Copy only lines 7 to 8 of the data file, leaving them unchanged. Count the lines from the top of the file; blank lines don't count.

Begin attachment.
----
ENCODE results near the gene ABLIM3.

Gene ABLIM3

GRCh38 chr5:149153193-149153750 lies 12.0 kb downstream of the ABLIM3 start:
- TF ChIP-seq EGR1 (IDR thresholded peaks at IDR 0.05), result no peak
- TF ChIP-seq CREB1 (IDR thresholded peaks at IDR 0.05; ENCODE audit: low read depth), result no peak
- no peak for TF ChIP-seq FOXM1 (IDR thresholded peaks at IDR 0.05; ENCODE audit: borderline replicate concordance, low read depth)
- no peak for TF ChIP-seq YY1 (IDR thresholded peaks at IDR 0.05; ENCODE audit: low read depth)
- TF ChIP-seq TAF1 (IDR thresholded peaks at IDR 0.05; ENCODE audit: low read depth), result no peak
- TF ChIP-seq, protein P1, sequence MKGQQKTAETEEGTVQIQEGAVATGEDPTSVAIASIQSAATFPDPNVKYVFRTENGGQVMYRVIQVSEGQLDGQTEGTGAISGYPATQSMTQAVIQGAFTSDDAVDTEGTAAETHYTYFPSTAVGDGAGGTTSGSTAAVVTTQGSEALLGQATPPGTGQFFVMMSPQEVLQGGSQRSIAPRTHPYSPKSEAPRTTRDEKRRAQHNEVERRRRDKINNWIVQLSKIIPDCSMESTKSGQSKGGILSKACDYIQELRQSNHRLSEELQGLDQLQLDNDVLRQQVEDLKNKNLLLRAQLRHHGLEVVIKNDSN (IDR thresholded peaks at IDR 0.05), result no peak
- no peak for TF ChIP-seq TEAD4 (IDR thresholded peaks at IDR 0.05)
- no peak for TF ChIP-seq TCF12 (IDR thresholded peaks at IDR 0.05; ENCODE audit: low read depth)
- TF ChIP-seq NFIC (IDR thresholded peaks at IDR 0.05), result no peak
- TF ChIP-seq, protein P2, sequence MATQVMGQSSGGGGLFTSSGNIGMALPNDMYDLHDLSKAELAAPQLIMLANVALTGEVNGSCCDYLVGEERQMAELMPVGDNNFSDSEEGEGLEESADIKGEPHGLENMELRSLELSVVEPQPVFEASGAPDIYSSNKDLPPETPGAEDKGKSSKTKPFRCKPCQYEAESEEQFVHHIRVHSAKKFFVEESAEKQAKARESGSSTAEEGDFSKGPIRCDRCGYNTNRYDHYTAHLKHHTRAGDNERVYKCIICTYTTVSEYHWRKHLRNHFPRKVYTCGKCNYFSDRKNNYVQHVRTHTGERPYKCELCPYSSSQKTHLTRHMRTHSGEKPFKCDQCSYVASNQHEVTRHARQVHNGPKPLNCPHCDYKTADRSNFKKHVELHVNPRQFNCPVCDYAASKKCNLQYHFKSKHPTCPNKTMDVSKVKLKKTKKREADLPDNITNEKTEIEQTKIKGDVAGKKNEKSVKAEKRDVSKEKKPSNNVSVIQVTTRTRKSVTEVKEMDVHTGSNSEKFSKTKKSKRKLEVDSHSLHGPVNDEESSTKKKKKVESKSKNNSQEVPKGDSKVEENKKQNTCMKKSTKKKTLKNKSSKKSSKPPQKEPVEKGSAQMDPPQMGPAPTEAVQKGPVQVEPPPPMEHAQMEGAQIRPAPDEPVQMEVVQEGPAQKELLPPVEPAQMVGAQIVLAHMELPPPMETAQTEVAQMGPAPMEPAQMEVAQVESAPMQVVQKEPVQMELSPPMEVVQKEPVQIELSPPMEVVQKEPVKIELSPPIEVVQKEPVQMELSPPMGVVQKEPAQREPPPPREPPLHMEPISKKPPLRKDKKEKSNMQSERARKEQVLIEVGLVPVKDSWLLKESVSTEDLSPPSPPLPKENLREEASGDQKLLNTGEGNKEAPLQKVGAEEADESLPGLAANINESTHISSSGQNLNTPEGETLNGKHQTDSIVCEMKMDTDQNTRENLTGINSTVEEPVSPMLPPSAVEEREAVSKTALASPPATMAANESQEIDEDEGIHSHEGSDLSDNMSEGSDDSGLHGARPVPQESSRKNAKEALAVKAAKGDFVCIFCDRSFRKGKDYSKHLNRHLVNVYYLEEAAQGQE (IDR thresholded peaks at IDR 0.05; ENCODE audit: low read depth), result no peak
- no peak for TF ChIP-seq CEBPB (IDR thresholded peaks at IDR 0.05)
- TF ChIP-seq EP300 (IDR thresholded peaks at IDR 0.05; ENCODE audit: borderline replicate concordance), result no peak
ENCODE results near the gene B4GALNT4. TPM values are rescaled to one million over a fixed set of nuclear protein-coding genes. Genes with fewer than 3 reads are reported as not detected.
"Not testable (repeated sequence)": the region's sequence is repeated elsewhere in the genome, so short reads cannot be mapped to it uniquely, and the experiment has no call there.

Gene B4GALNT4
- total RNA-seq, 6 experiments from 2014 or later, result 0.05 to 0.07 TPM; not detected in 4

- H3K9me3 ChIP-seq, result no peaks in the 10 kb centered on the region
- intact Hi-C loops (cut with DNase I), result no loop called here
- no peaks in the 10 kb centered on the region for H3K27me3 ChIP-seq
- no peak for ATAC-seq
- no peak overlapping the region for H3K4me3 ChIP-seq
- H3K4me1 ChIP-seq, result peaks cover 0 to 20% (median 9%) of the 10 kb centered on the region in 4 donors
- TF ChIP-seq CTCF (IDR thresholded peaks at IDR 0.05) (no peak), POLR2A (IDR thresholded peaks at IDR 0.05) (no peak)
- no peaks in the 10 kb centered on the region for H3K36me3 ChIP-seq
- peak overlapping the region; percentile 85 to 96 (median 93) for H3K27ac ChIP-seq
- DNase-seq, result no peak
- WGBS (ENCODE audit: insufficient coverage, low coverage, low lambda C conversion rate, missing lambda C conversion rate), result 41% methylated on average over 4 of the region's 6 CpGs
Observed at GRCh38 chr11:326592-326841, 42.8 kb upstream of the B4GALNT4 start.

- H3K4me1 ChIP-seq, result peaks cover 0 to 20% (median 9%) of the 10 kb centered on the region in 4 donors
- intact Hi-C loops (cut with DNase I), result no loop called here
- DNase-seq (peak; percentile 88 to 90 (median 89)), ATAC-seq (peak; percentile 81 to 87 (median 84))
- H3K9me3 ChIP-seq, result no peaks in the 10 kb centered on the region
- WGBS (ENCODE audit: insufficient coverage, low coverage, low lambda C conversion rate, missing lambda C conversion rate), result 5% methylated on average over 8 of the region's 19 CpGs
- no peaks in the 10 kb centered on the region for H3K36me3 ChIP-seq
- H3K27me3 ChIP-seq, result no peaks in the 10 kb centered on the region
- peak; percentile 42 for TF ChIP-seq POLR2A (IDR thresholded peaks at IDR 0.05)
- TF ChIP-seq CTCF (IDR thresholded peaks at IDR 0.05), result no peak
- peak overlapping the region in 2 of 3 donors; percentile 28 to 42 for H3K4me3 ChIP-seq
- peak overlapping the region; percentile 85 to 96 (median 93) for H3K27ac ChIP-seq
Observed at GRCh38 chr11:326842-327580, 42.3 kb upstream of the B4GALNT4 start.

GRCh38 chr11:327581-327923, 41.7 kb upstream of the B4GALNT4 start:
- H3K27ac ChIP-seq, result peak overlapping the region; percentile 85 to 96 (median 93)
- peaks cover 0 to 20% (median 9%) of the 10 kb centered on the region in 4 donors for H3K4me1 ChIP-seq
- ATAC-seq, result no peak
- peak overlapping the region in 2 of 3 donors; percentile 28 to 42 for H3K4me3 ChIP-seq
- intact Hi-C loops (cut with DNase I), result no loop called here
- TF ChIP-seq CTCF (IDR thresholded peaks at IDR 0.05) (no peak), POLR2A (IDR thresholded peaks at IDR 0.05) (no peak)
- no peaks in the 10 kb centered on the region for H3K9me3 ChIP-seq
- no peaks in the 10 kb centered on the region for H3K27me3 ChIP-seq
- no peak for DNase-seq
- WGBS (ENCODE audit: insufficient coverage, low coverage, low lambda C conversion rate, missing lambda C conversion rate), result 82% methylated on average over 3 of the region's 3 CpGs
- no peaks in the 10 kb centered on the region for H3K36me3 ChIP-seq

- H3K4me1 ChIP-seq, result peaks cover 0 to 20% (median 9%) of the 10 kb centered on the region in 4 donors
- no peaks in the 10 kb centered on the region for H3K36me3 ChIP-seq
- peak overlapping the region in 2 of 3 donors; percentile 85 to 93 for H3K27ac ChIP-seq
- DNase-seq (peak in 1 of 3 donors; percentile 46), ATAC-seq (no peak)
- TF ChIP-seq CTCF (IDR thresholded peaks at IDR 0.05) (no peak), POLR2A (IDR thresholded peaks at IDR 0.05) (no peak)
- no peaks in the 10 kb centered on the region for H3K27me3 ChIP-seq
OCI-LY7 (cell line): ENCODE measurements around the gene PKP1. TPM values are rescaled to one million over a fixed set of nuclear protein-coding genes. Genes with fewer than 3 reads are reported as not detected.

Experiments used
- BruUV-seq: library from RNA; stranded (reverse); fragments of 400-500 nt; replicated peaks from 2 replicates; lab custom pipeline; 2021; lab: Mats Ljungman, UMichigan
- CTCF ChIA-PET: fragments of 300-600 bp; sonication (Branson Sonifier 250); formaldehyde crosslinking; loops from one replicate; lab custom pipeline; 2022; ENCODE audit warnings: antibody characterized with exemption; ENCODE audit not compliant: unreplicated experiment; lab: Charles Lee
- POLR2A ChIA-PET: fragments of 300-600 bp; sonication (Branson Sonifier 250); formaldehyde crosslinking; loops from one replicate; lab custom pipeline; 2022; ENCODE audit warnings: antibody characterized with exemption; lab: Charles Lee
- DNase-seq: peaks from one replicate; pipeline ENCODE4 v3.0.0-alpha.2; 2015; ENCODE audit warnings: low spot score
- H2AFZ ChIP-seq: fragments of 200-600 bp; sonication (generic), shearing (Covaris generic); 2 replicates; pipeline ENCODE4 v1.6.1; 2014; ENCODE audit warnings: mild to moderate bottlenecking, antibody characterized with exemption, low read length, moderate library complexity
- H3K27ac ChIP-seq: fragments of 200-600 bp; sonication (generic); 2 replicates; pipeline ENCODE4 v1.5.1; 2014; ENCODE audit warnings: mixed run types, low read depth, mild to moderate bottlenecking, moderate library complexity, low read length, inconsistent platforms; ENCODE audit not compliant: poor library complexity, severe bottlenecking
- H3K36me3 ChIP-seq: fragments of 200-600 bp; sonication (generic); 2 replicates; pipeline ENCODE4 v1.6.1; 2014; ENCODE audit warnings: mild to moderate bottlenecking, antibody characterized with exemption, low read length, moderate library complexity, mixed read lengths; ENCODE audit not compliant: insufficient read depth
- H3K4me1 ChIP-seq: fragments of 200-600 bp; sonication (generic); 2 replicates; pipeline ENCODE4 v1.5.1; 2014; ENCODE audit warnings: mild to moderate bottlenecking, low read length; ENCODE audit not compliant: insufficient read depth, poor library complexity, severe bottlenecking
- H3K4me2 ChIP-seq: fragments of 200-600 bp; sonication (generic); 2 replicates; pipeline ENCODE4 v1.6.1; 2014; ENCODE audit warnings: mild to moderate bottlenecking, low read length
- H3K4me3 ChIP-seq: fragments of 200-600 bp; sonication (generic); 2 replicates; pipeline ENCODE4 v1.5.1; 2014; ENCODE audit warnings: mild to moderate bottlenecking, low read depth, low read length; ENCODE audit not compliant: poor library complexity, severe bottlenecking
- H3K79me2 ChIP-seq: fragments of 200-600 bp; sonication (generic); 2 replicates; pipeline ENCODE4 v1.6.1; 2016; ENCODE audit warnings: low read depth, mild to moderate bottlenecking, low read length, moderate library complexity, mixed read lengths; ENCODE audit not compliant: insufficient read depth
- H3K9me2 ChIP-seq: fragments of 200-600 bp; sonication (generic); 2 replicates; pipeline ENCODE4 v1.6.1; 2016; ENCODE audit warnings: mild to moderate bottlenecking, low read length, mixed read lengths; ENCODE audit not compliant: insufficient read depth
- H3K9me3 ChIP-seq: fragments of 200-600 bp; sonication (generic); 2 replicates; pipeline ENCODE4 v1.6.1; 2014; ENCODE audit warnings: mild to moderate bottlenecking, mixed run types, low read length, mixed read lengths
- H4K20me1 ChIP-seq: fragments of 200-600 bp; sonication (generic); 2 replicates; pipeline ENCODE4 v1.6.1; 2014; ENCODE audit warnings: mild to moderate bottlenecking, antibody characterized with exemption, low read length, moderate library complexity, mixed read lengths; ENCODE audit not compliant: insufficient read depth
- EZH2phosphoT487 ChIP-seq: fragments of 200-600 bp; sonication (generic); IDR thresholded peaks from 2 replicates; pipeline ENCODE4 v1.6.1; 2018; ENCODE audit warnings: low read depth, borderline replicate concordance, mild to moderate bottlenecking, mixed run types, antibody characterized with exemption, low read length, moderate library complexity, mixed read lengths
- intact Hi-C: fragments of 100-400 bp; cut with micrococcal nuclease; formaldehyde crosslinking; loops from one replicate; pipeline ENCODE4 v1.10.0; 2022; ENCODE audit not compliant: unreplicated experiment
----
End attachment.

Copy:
- no peak for TF ChIP-seq YY1 (IDR thresholded peaks at IDR 0.05; ENCODE audit: low read depth)
- TF ChIP-seq TAF1 (IDR thresholded peaks at IDR 0.05; ENCODE audit: low read depth), result no peak